Top Hat & Tails? Why Ike Wouldn't Follow Suit
In the final days of 1952, Penn State President Milton Eisenhower was worried. His brother Dwight was about to be inaugurated president of the United States -- and, in Milton's opinion, about to make a terrible "mistake":
Ike wanted to ditch the tails-and-top hat look at his swearing-in.
Americans "like what few formal traditions they have," Milton warned in a Dec. 27 letter. "The breaking of a tradition is news. . . . It places you in the position of attaching too much importance to a small thing."
The prez-elect wrote back -- in an exchange recently dug up by the staff at Johns Hopkins University, where Milton later served as president, and published on their inauguration blog.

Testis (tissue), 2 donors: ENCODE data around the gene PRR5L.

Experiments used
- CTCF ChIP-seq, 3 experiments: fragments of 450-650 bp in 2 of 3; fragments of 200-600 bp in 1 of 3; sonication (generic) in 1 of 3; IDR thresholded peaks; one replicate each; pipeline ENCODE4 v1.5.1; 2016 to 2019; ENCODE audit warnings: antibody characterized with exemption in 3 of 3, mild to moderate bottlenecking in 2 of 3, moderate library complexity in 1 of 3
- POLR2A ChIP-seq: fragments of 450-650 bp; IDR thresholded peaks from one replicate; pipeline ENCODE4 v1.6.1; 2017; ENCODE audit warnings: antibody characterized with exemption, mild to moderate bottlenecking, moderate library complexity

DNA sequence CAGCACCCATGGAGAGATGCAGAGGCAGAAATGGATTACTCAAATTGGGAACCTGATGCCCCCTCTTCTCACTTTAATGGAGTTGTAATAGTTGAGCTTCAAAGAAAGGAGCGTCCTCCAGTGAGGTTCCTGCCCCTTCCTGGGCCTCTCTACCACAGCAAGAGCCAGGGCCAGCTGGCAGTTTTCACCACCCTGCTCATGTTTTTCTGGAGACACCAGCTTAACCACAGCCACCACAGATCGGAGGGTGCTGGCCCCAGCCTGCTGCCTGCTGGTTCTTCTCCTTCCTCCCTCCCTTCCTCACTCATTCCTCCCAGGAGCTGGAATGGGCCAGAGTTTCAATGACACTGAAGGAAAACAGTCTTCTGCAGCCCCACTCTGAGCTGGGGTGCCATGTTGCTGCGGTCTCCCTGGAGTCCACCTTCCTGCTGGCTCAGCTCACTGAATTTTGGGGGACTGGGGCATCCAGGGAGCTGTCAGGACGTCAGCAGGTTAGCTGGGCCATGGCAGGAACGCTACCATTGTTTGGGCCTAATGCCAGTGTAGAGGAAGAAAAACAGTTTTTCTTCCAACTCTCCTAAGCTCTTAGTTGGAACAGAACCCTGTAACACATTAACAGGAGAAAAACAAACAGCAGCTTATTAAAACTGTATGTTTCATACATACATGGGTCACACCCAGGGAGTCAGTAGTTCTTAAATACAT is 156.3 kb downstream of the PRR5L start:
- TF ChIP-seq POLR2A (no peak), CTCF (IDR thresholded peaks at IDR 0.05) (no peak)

"I do not see how you can label a cutaway and a silk hat as 'traditional.'" wrote Ike. "If that is the case, why should we not be wearing three-corner hats and knee britches?" Formality was fine, he added, but "to make the modern automobile and the silk hat meet in any kind of a compromise that takes convenience and comfort into consideration, is a complete impossibility."
Nice, huh? Hard to imagine conveying all that in the BlackBerry era. History will reflect that Eisenhower made headlines by going for a business suit and homburg hat rather than a top hat and morning coat at his swearing-in. JFK went back to the top hat -- but removed it for his swearing-in, and Ronald Reagan was the last to do the morning coat thing. Pretty much everyone else just wore a good suit -- as Barack Obama is expected to do Tuesday.
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